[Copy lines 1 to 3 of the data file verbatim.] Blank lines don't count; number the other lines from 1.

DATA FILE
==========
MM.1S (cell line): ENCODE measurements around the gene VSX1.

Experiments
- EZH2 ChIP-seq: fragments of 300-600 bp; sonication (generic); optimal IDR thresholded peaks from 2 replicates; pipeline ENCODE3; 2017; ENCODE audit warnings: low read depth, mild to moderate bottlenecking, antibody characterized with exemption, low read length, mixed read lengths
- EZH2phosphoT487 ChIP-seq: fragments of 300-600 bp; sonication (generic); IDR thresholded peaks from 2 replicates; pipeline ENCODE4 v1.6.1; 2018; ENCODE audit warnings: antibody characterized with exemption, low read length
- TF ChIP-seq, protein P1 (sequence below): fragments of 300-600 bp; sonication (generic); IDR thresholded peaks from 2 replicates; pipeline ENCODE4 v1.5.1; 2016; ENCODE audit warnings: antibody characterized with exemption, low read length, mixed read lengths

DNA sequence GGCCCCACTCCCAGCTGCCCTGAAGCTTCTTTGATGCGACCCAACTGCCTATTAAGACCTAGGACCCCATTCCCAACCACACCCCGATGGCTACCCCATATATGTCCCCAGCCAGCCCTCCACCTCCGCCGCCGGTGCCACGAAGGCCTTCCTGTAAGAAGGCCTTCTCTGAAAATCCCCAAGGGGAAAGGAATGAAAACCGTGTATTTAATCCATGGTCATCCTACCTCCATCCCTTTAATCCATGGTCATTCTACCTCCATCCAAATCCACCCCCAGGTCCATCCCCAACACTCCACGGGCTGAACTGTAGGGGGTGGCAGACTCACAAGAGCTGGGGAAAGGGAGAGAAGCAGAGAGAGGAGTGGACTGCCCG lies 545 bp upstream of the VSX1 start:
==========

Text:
MM.1S (cell line): ENCODE measurements around the gene VSX1.

Experiments
- EZH2 ChIP-seq: fragments of 300-600 bp; sonication (generic); optimal IDR thresholded peaks from 2 replicates; pipeline ENCODE3; 2017; ENCODE audit warnings: low read depth, mild to moderate bottlenecking, antibody characterized with exemption, low read length, mixed read lengths